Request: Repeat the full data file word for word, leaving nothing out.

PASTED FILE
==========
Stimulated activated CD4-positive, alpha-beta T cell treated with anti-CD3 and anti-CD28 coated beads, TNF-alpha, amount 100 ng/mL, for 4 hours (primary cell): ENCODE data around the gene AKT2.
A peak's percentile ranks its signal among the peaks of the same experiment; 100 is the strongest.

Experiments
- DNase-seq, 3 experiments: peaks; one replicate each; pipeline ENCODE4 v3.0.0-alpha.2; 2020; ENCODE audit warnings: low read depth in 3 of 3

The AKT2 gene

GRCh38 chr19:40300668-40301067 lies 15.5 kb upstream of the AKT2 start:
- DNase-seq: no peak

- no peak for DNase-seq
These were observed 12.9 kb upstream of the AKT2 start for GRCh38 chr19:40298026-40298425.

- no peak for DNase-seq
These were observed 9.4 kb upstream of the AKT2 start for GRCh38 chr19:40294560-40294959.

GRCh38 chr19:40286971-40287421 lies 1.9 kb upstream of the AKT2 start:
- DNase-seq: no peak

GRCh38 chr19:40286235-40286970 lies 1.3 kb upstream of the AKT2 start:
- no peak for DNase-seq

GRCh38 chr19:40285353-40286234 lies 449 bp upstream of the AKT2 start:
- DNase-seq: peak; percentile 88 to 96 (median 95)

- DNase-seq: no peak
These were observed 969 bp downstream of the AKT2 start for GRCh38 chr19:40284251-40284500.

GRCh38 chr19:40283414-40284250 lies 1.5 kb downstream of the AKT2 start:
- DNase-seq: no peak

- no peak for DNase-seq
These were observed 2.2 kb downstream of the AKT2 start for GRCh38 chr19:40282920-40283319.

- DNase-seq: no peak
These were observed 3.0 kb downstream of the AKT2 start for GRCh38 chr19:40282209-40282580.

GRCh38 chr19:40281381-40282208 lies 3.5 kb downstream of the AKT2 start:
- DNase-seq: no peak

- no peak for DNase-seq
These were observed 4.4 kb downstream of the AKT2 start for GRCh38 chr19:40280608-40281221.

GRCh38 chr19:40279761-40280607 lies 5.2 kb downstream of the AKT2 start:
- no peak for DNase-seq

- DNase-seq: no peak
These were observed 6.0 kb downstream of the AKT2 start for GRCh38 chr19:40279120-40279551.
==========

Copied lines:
Stimulated activated CD4-positive, alpha-beta T cell treated with anti-CD3 and anti-CD28 coated beads, TNF-alpha, amount 100 ng/mL, for 4 hours (primary cell): ENCODE data around the gene AKT2.
A peak's percentile ranks its signal among the peaks of the same experiment; 100 is the strongest.

Experiments
- DNase-seq, 3 experiments: peaks; one replicate each; pipeline ENCODE4 v3.0.0-alpha.2; 2020; ENCODE audit warnings: low read depth in 3 of 3

The AKT2 gene

GRCh38 chr19:40300668-40301067 lies 15.5 kb upstream of the AKT2 start:
- DNase-seq: no peak

- no peak for DNase-seq
These were observed 12.9 kb upstream of the AKT2 start for GRCh38 chr19:40298026-40298425.

- no peak for DNase-seq
These were observed 9.4 kb upstream of the AKT2 start for GRCh38 chr19:40294560-40294959.

GRCh38 chr19:40286971-40287421 lies 1.9 kb upstream of the AKT2 start:
- DNase-seq: no peak

GRCh38 chr19:40286235-40286970 lies 1.3 kb upstream of the AKT2 start:
- no peak for DNase-seq

GRCh38 chr19:40285353-40286234 lies 449 bp upstream of the AKT2 start:
- DNase-seq: peak; percentile 88 to 96 (median 95)

- DNase-seq: no peak
These were observed 969 bp downstream of the AKT2 start for GRCh38 chr19:40284251-40284500.

GRCh38 chr19:40283414-40284250 lies 1.5 kb downstream of the AKT2 start:
- DNase-seq: no peak

- no peak for DNase-seq
These were observed 2.2 kb downstream of the AKT2 start for GRCh38 chr19:40282920-40283319.

- DNase-seq: no peak
These were observed 3.0 kb downstream of the AKT2 start for GRCh38 chr19:40282209-40282580.

GRCh38 chr19:40281381-40282208 lies 3.5 kb downstream of the AKT2 start:
- DNase-seq: no peak

- no peak for DNase-seq
These were observed 4.4 kb downstream of the AKT2 start for GRCh38 chr19:40280608-40281221.

GRCh38 chr19:40279761-40280607 lies 5.2 kb downstream of the AKT2 start:
- no peak for DNase-seq

- DNase-seq: no peak
These were observed 6.0 kb downstream of the AKT2 start for GRCh38 chr19:40279120-40279551.